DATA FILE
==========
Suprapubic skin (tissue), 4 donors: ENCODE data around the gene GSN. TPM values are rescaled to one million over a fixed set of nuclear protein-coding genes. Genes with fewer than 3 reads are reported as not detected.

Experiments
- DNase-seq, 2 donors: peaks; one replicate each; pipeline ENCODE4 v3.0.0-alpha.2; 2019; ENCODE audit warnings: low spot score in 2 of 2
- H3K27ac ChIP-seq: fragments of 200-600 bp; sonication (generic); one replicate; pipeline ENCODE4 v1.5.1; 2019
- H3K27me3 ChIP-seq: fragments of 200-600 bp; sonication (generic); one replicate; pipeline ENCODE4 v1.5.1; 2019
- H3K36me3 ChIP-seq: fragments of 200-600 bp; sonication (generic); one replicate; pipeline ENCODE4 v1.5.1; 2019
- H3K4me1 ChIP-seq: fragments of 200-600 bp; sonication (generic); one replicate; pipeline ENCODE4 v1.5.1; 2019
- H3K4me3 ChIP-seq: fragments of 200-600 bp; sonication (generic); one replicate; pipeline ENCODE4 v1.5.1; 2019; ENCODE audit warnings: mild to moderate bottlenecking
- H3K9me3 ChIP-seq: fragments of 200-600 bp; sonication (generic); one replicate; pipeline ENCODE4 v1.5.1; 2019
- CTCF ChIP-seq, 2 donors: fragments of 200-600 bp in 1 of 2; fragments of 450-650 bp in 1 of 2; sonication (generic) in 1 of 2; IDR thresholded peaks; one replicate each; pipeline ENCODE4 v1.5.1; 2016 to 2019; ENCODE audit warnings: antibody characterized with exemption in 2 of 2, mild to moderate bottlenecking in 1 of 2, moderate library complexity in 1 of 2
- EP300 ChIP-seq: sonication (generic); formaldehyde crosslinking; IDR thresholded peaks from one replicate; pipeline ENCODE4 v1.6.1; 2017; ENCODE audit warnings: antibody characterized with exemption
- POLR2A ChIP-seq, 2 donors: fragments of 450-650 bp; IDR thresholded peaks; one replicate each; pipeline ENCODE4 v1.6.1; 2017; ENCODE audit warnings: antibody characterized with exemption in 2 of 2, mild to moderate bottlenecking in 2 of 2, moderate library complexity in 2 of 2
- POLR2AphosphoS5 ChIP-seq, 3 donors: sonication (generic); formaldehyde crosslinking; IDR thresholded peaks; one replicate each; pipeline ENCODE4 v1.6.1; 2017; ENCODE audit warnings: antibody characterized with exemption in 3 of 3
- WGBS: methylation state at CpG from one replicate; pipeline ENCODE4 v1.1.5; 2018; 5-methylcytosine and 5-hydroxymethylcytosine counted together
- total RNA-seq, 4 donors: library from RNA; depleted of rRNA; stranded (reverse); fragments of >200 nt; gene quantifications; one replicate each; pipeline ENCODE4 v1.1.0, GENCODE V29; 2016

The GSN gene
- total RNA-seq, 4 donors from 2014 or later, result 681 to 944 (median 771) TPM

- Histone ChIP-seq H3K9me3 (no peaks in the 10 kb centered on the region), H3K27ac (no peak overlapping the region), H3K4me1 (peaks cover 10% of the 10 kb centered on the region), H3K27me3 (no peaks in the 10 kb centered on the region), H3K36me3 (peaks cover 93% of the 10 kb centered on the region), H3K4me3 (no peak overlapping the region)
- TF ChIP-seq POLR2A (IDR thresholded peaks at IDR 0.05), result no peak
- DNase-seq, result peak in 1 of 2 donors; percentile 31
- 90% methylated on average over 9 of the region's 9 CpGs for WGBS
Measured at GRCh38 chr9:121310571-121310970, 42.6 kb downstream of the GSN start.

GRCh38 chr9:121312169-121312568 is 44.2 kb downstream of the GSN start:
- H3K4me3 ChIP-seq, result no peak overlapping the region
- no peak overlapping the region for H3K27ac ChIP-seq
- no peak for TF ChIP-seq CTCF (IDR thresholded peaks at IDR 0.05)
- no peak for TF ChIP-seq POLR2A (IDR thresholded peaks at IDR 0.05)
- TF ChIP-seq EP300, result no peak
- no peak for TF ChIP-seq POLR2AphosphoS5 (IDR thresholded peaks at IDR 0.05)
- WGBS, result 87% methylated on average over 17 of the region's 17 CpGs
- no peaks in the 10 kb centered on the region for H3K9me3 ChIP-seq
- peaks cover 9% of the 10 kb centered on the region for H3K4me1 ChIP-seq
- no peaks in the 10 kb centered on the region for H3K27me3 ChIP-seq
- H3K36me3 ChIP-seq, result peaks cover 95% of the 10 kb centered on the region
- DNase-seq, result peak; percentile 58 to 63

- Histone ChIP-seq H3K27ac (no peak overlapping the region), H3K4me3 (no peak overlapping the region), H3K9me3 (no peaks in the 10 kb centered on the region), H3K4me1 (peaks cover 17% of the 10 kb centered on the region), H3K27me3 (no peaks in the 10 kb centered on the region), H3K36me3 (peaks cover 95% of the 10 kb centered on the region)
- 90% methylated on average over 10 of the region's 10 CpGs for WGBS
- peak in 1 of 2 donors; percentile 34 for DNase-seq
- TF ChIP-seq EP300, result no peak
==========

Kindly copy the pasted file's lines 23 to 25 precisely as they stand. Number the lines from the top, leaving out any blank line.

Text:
GRCh38 chr9:121312169-121312568 is 44.2 kb downstream of the GSN start:
- H3K4me3 ChIP-seq, result no peak overlapping the region
- no peak overlapping the region for H3K27ac ChIP-seq